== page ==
The Unbearable Weight of Massive Talent

Nicolas Cage is the perfect actor for the age of the meme. His long career and expressive performance style have made him a mainstay of internet culture, arguably since he starred in the widely-mocked remake of The Wicker Man in 2006. To set foot on the internet in 2022 is to understand you’re never more than a few clicks away from a Nic Cage gif, be it of his luscious locks blowing in the breeze in Con Air or posing as a mad priest in the opening of Face/Off. These images, shorn from their context, have given the impression of Cage as some gurning maniac who makes a lot of movies, most of which are not very good.

Of course, any seasoned scholar of Cage will tell you this is a poor representation of the career he’s had, spanning some 40 years and just about every genre you can think of. He’s one of the hardest working men in Hollywood, and throughout the memes, direct-to-DVD clangers and tabloid headlines, has maintained an admirable commitment to his craft. The release of Tom Gormican’s The Unberable Weight of Massive Talent draws on the mythos of Cage, as he plays a lightly-fictionalised version of himself, who – short on funds – takes a personal appearance gig at a shady billionaire’s birthday party.

It’s surprising that the film didn’t come sooner, considering the enduring popularity of Cage, but the timing couldn’t be better considering the hot streak he’s been on in recent years, with Mandy and Pig widely considered two of his finest performances to date. Drawing on the mythos of Cage, The Unbearable Weight of Massive Talent plays as a sort of greatest hits package, referencing past roles including Wild at Heart, Leaving Las Vegas, and uh, The Croods 2.

This nostalgia trip is packaged within a fairly rote action-comedy plot, in which drug baron and Cage superfan Javi Gutierrez (Pedro Pascal) comes a cropper of his menacing cousin Lucas (Paco León) while CIA agents Vivian (Tiffany Haddish) and Martin (Ike Barinholtz) try to recruit Cage to spy on Javi for them.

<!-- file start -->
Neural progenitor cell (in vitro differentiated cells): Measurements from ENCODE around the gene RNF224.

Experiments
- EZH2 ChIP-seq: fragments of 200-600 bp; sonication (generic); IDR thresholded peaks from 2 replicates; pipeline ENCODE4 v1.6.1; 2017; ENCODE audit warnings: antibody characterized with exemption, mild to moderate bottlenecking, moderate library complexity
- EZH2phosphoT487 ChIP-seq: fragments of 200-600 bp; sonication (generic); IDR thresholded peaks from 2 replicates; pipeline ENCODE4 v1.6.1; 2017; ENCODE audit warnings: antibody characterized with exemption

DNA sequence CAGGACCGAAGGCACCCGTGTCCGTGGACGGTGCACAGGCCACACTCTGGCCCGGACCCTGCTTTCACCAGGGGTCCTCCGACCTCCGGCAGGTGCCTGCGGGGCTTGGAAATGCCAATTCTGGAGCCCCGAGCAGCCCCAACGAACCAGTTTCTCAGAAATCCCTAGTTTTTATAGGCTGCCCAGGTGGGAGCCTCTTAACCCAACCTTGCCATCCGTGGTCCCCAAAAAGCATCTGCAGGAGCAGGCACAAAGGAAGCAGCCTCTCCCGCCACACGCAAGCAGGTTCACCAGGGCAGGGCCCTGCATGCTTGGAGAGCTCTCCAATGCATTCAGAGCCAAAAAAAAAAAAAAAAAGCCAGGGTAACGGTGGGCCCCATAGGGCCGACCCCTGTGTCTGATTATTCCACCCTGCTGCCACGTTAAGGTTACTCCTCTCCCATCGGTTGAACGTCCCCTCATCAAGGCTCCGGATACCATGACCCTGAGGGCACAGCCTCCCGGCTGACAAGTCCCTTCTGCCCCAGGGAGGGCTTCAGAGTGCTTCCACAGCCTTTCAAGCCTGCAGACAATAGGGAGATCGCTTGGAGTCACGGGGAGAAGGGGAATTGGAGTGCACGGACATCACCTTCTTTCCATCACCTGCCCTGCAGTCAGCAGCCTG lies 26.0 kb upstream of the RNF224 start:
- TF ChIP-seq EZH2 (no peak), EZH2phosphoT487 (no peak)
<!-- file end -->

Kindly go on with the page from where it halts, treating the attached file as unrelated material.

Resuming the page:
The film clearly comes from a place of love, designed to appeal to Cage fans who enjoy being able to pick out the various overt or covert reference to his vast filmography, and the chemistry between Cage and Pascal is easy and enjoyable. It’s far from the worst material that Cage has ever sold us on-screen, but it still feels like this self-consciously meta film misses the mark in capturing what makes him such a compelling figure within Hollywood mythos.

The whistle-stop tour of Cage references tends towards his most famous roles rather than some Nic deep cuts. Most glaring is the decision to have ‘Nicky’ (the figment of Cage’s imagination who appears as Sailor Ripley to give his real-life counterpart career advice) dressed in a Wild at Heart t-shirt, as if the film doesn’t quite trust audiences to understand the film that is being referenced. While Con Air and Face/Off might be fan favourites, these references do feel a little overdone. Similarly, a recurring joke about Paddington 2 feels like it was designed purely to be screenshotted and posted on Twitter – one of the more heinous crimes a film can commit in the modern age.

While it’s high time Cage got some recognition for his graft, there’s nothing in The Unbearable Weight of Massive Talent that one couldn’t learn from reading the recent spate of insightful Cage profiles, or even better, his delightful Reddit AMA, which reveals Cage as a thoughtful cinephile who dreams of playing Jules Verne’s Captain Nemo. This personality feels muted in the film, which is curious given its positioning as the ultimate celebration of every Nicolas Cage.

It’s an easy watch – even a mostly enjoyable one, thanks to the great time Cage and Pascal are clearly having – but the dialogue stumbles into cheesy territory more often than not, and overall it feels like a missed opportunity to make a bolder statement about the ruthlessness of the Hollywood machine, or indeed Cage’s enduring celebrity. Nevertheless, if it inspires audiences to seek out The Vampire’s Kiss or Adaptation, it won’t have been in vain.

Always up for some Cage action. 3

A fun premise with underwhelming execution. 3

Enjoyable enough, but hardly Peak Cage. 3

Directed by
Tom Gormican

Nicolas Cage, Pedro Pascal, Sharon Horgan

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